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March 9th: Travelling

So we finished the marathon Journey to Australia. I had been worried about spending 17 hours on a aircraft with coughing, sneezing infectious people enclosed in a flying metal tube. But thankfully, I only heard a single sneeze (and it was Phillip). In contrast to the low key response I came across in Boston and Dallas, Sydney was like a scene from the beginning of World War Z. Virtually every customs officer, police office, baggage handler was wearing a mask. At least 30% of people walking around the airport were wearing masks. So confused. The response in Australia to the control of coronavirus by the government has been excellent. but it appears everyone thinks the sky is falling. You can tell that Australia is doing well, they are testing lots and only finding a handful of cases per day. It's here, but there is no evidence yet of sustained human-to-human transmission within the community.


In contrast, in the USA things were really quite relaxed (in the airports) for what is becoming progressively worse. Based on genetic analysis of isolates, the Washington State cluster is estimated to have grown to 1100 infected people (lower bound 210 - upper bound 2800), yet we have only diagnosed 117 cases. That leaves a lot of infected people walking around in just one state. This situation is repeating itself across the country. In MA, We have more than 4000 people in self isolation, ~300 people in quarantine, and 28 confirmed cases.


There have been some changes on the travel recommendations


Australia (NSW): made a strong recommendation that elderly and immunocompromised people should limit travel.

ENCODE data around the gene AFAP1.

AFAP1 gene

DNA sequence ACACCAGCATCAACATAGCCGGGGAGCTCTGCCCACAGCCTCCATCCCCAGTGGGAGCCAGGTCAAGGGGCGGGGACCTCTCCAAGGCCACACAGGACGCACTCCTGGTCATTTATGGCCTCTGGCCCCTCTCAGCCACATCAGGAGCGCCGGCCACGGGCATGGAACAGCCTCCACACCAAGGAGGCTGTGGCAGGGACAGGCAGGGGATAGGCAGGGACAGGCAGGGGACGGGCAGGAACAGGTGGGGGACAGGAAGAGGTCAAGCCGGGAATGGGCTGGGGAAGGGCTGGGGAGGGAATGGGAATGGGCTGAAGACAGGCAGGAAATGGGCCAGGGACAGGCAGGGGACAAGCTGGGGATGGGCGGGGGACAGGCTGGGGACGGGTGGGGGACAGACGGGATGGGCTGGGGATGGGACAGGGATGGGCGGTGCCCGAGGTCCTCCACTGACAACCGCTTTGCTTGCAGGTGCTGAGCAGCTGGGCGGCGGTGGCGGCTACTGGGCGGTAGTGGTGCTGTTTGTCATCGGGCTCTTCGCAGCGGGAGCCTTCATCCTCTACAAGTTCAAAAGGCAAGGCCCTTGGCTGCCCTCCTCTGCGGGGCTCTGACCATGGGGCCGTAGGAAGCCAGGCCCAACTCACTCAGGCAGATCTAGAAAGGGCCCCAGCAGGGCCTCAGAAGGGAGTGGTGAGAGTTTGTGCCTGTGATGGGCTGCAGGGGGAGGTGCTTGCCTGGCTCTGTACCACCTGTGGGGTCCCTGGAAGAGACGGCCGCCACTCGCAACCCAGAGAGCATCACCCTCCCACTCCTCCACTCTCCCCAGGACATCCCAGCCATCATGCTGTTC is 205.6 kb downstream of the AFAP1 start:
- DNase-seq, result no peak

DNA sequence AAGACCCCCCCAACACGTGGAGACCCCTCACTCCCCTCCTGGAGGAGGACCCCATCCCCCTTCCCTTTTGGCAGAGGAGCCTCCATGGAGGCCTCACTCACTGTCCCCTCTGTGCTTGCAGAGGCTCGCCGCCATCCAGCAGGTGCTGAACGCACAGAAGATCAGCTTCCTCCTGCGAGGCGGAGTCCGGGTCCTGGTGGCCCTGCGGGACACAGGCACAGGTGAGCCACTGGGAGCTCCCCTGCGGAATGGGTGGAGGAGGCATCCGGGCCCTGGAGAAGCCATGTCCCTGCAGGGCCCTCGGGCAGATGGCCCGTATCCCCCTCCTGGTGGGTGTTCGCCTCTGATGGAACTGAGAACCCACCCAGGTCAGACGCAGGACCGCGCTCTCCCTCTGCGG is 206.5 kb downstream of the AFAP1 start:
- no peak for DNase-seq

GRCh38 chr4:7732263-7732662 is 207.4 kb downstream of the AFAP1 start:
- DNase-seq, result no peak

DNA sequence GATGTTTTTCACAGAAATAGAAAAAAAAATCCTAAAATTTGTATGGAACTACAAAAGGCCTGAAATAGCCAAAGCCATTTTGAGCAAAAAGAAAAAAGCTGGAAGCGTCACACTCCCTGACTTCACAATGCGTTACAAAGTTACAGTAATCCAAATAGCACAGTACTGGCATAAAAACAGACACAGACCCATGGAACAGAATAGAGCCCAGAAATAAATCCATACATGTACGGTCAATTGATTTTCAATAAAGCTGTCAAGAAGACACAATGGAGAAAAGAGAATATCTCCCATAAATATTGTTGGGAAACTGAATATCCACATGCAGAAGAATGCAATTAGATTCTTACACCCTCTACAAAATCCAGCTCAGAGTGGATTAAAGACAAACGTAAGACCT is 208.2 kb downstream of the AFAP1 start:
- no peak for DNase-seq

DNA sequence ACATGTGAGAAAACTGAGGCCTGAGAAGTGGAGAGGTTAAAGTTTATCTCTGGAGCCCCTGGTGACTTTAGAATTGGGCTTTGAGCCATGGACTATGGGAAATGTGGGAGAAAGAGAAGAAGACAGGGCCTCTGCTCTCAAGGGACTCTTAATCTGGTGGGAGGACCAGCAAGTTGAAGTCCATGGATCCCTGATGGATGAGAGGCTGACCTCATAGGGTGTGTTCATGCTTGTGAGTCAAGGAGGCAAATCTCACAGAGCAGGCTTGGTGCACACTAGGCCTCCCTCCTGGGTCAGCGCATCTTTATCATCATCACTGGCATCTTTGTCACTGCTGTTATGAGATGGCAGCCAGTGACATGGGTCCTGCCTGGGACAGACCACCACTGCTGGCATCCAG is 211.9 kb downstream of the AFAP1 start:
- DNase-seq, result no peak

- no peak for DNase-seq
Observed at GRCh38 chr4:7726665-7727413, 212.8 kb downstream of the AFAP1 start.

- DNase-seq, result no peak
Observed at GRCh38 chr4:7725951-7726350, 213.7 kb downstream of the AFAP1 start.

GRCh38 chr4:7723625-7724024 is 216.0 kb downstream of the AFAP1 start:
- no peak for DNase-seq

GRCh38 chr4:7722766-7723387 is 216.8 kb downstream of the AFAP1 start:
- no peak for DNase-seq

USA: Similarly, the CDC made recommendations that you should not go a cruise or a long plane ride, especially if you are elderly or immunocompromised.


Basically, what they are saying is people that are in the danger group for this pathogen, should really take as many precautions as they can NOT to be exposed to this disease.


I want you to also keep in mind something I said earlier, this is not a sprint, but a marathon. There is no evidence that this will burn out or be limited by seasonal changes. This bug will have profound impacts globally for months, if not a year(s). Personally, I would not be making plans to travel anywhere internationally, no matter your age, until we have a much better handle on things. I understand that seems disingenuous as I'm sitting here in Australia, but I would not be repeating this trip now or the near distant future with what I see happening globally.


US-people: I expect that there will be aggressive measure put in place to limit the community transmission of this bug, and this will happen fairly soon. It's only a matter of time before our first city starts to limit movements of people. We have been so slow to start, I expect to see an (over)compensatory response soon. We will see more school closings, restrictions on public gatherings, and changes at work. This will all be in an effort to minimize the number of contacts a person has in a day, and therefore, restrict the chance of the virus finding a host. We have to slow down the community spread so we do not overwhelm the healthcare system.


Do you part: handwashing, social distancing, stop touching your face

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